Jed Rakoff, alto magistrato federale a New York, è conosciuto sia per l’importanza dei casi da lui giudicati monocraticamente, sia per la relativa clemenza di alcune sue sentenze. Condannò per insider trading un manager del vertice Goldman Sachs a due anni di carcere e a pagare $5 milioni, laddove le norme suggerivano (non ingiungevano) una pena pecuniaria quadrupla e una detenzione più lunga. Dalla rivista ‘Fortune’ riportiamo per estratti alcune argomentazioni del giudice Rakoff contro gli eccessi di severità nei confronti dei crimini non violenti.
The American public, I’m afraid, is very punitive. We have more people in prison on a per-capita basis than any country in the world by a very substantial margin: well over 2 million. When someone does wrong, something deep in the American character says, ‘Send him away forever’. (That probably explains our historic love for the death penalty. In 2002 Rakoff unsuccessfully declared the federal death penalty unconstitutional).
There is a strong moral streak in American culture. That can be good. I haven’t been shy in my own opinions about expressing moral outrage when I thought it was called for. But there is a danger of that being transmuted into a kind of lynch-mob psychology.
Under federal law I’m required to take account of the personal history and character of the defendant. There are defendants who are good people who have nevertheless done some bad things. I’m not interested at all in people who make charitable contributions, but I am interested in where people have spent their time doing good. And I’ve given white-collar defendants 20 years, like Marc Dreier, a Manhattan lawyer convicted in 2009 of a scheme to defraud investors of $700 million. I found very little that was redeeming in his character.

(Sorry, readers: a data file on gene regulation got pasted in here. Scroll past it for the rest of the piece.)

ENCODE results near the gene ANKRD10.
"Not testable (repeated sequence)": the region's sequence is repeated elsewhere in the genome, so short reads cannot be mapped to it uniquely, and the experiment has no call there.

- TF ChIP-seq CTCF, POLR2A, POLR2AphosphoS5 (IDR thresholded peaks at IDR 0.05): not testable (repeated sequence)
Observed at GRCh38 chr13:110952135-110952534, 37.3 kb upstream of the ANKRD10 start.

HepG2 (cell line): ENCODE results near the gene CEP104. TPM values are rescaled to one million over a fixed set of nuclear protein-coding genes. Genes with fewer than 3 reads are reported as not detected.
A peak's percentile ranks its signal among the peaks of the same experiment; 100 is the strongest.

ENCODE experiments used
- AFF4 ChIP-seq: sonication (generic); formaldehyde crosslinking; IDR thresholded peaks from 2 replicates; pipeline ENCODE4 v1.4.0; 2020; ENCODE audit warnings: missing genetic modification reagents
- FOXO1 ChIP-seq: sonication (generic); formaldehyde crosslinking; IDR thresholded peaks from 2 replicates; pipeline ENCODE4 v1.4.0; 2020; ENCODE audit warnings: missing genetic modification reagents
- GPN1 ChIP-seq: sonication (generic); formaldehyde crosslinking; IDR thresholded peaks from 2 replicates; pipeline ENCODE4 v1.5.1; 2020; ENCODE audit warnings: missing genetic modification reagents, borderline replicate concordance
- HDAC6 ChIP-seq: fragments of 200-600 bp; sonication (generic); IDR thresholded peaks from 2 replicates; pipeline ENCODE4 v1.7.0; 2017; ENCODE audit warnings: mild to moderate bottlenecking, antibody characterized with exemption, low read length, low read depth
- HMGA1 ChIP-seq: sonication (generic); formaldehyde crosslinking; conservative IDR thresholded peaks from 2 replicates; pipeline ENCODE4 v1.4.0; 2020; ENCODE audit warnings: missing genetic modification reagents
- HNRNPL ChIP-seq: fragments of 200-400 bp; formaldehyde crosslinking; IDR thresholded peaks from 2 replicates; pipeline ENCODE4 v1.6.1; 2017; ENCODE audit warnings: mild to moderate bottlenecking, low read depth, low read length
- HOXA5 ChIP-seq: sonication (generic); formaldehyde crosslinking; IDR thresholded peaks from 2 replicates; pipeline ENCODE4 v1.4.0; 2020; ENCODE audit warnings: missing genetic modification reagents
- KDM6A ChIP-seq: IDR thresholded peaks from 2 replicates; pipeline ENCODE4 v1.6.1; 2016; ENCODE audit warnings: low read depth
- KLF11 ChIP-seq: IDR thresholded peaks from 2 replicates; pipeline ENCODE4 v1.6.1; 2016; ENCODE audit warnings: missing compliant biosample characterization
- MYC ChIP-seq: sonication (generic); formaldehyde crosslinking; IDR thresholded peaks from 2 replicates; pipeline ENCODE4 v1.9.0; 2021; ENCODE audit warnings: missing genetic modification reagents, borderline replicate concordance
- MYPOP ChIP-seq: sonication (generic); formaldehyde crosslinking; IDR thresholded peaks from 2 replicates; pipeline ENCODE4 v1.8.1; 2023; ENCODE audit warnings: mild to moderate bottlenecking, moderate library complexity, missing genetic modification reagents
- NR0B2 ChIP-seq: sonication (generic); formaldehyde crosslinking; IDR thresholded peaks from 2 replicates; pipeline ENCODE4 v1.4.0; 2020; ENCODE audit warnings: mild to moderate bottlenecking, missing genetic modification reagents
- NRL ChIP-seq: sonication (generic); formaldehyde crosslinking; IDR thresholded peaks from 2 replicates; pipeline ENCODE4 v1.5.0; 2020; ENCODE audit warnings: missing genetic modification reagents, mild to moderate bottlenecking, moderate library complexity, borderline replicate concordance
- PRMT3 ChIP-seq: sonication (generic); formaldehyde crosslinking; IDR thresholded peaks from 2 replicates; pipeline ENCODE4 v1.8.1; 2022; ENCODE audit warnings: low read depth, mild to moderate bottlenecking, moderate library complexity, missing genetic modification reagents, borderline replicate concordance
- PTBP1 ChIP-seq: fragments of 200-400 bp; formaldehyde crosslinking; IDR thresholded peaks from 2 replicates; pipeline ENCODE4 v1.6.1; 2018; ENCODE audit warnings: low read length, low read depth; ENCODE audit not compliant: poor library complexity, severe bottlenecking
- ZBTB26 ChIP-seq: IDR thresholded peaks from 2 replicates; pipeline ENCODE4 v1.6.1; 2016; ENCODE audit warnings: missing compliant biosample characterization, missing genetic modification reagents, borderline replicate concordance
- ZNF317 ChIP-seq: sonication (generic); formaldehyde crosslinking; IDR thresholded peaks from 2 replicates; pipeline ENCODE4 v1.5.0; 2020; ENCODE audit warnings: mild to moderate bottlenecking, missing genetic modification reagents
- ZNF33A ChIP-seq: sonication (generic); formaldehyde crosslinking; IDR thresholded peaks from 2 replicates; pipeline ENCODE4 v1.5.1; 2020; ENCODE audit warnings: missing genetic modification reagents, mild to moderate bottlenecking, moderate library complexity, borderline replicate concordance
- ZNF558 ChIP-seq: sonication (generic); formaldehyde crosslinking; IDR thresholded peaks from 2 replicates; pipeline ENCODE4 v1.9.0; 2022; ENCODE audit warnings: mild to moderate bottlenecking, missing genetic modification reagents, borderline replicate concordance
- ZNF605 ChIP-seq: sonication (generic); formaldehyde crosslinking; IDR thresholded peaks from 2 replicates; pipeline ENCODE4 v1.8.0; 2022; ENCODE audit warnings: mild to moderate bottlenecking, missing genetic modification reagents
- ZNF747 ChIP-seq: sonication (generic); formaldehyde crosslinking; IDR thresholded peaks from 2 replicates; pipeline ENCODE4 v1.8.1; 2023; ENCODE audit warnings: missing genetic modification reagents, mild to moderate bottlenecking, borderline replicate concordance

The kind of person who receive my sympathy has shown by his acts that he cares about his fellow man and who has acted honorably for maybe 99% of his life and then makes a mistake. Mr Dreier did contribute to charities, but that wasn’t the nature of the man.
The people who think there’s no difference between a violent crime and a nonviolent crime are people, I think, who never experienced a violent crime. Civilization really breaks down if violence is not dealt with severely. The public revulsion against white-collar crime over the last 10, 15 years has led to ever-escalating (federal) penalties for white-collar criminals. A sentence is often higher for a white collar criminal than it is for a violent non-white-collar criminal. 30 years ago white-collar offenders got lower sentences than drug offenders. This is no longer true.
Our system rightly distinguishes betetween people who do things knowing they’re wrong and people who make mistakes negligently. So that’s a problem, particularly in complicated financial situations.
There is a tendency, not wholly irrational, to say: ‘Well, because he is at the pinnacle of business, and because these are difficult cases to make, we ought to string him up’. China carries this to the extreme, with the death penalty for 66 crimes. They impose the death penalty on somethig like 10,000 people each year. If deterrance is the whole ball game, we should have the death penalty for exceeding the speed limit by 10 miles an hour.